Okay, so: I started working here a year ago this week, leaving a job I loved (The Guardian), working for one of the great editors of our time, but deciding on balance that I might try scribbling for an American outlet (and also working for another one of the great editors of our time). But I did have this blog there, and I missed having a blog, so fade in out, fade out, and now I have a blog here.
I’ve been writing three columns a week, and I will continue producing those. They’ll appear Tuesday, Thursday, and Saturday. This is just adding more musings, and even some reporting, in between. The fact is, more than three interesting things happen most weeks, and now I’ll have a chance to weigh in on all that and more besides. In addition to politics, we’ll talk about books and old movies; why The Godfather is overrated; why the restaurants of Paris are also overrated; guitars, from time to time; pop culture history, especially of the American pop-culture golden age (funny how it happens to coincide precisely with the years during which I was paying close attention!); college football, especially the Big 12 Conference to which I’ve been ardently committed for a good three or four months now.
More: golf (I shot a 96 Saturday, foiled as usual by my putter); the Times crossword, but only the puzzles on Saturday, which is the day reserved for the true snobs (yes, more than Sundays; last Saturday’s, by the way, seems pretty challenging from the looks of things). There will be occasional excursions into the realms of political philosophy and the social sciences. In time, I seek to assure my old Guardian friends, the Friday quiz will reappear, when the moment feels right. And I’m gonna read the threads and respond every so often, and there will materialize polite (and sometimes impolite) dressings-down of those of you aren’t playing nice. But mostly, the blog will attempt to tell a running story of our times, with jokes.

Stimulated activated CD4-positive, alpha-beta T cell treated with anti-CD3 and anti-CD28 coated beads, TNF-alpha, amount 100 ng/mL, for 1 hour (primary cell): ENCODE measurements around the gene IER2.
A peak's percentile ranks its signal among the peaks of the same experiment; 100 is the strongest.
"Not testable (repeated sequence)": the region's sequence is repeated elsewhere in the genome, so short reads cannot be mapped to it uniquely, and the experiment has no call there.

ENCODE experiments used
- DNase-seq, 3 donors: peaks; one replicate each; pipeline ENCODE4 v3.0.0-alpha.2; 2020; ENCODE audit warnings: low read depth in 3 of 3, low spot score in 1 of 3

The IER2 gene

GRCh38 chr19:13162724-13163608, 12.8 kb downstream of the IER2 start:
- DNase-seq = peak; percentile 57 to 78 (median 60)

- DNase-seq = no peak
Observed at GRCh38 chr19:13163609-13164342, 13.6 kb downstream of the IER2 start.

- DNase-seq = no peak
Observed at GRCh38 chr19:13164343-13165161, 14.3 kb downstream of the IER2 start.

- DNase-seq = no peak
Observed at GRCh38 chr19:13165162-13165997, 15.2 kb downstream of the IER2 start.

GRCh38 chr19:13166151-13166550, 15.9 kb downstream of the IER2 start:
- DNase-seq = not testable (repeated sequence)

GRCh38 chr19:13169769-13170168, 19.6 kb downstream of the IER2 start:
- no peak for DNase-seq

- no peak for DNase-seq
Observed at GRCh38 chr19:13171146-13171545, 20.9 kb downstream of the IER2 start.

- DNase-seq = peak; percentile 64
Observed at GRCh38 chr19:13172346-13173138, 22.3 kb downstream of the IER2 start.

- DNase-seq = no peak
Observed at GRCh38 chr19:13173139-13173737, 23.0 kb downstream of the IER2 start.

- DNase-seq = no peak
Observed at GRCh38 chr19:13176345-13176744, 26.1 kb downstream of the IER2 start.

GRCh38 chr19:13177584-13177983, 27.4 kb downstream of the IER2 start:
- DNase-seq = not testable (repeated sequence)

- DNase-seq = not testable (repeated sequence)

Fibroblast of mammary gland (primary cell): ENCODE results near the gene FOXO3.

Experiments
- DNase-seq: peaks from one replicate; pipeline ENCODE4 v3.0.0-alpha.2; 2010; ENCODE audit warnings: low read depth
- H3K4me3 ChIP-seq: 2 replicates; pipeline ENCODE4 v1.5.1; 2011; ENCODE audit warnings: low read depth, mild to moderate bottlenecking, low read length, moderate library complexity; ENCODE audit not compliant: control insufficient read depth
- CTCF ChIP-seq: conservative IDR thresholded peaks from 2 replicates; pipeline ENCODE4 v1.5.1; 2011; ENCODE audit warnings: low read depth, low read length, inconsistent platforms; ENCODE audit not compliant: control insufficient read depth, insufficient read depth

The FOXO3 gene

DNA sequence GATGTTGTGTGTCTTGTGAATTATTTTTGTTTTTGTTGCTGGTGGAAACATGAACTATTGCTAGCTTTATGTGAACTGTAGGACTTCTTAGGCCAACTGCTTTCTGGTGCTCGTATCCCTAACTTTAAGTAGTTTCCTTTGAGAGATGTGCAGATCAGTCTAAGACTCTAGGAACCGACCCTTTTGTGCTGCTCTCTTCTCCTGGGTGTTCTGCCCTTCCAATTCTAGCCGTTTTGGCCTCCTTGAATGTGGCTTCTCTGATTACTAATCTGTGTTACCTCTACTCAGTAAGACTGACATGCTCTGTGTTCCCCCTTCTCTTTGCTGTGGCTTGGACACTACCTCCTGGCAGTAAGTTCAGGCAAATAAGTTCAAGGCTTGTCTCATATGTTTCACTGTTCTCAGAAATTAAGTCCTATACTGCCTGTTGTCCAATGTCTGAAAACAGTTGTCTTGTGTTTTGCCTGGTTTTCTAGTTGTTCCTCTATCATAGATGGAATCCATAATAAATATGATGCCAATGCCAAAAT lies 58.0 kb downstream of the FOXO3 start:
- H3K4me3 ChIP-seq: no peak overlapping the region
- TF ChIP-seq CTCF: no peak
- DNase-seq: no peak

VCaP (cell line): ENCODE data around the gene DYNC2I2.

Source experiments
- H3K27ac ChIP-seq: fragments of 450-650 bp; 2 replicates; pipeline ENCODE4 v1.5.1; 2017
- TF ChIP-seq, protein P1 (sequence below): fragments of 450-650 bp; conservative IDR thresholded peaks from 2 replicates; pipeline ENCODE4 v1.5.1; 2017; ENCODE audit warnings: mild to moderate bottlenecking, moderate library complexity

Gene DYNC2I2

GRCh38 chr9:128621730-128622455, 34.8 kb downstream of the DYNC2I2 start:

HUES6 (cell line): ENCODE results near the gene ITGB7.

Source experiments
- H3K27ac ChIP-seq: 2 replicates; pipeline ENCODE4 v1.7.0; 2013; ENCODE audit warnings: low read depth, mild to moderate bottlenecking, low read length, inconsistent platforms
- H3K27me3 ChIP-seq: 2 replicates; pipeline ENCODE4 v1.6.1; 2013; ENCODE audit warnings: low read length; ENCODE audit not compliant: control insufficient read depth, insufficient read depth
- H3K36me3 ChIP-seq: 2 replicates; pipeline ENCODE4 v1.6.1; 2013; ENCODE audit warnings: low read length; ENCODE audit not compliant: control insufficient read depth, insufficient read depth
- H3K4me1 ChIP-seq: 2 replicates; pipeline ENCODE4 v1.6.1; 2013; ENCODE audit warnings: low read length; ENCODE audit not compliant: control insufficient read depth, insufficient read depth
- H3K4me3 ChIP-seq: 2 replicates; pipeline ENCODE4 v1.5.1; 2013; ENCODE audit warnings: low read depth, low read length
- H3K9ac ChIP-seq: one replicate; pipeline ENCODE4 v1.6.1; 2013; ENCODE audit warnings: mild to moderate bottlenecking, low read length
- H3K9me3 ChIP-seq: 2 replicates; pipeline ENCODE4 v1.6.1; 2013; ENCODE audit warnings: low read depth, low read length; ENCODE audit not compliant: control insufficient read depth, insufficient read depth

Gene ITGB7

So there you are. Now, the news. France. The big question emerging from M. Hollande’s victory is whether the bankers and the ECB are going to let him impose his program. As to what program, exactly, he seems to have left that sort of vague during the campaign, but at the very least, he did campaign on pushing back hard against the German-led, David Cameron-assisted austerity and low-inflation regime. The temptation is to say that Hollande will assemble and lead a broad European effort—including Spain, Italy, and Greece, which also held elections yesterday (parliamentary) whose results gave the belt-tighteners the boot—in favor of bold anti-austerity policies.
I’m not sure, alas, that that can succeed in this day and age. There was a time, back in the days of Pierre Mendes France, or even up to Francois Mitterrand, when governments of the left came in and the capitalist class more or less adjusted. But the markets have a tremendous amount of power these days. Watch the European bond markets in particular, and of course the stock market today. The bankers have ways to make sure the government doesn’t go “too far.” And if we’re being honest, let’s remember that Mitterrand advanced all sorts of reforms in his first year—nationalizing the banks, lowering the retirement age, shortening the work week, increasing workers’ councils’ powers—designed to invigorate the economy, and they did not. Can you imagine if Hollande said he was nationalizing the banks? That power wouldn’t even exist today if he wanted to do it.
I’m glad the people of France made the decision they made. And it’s not as if austerity has produced roaring results, so maybe Hollande will surprise us. But it’s probably best to keep expectations low.
With so many scandals to cover, Stephen Colbert turned to his journalistic heroes to inspire his coverage: Cronkite, Murrow, and Bob Barker.
Instead of repenting, Weiner is trying to build a future based on $4 million and change collected from people he fooled, writes Stuart Stevens.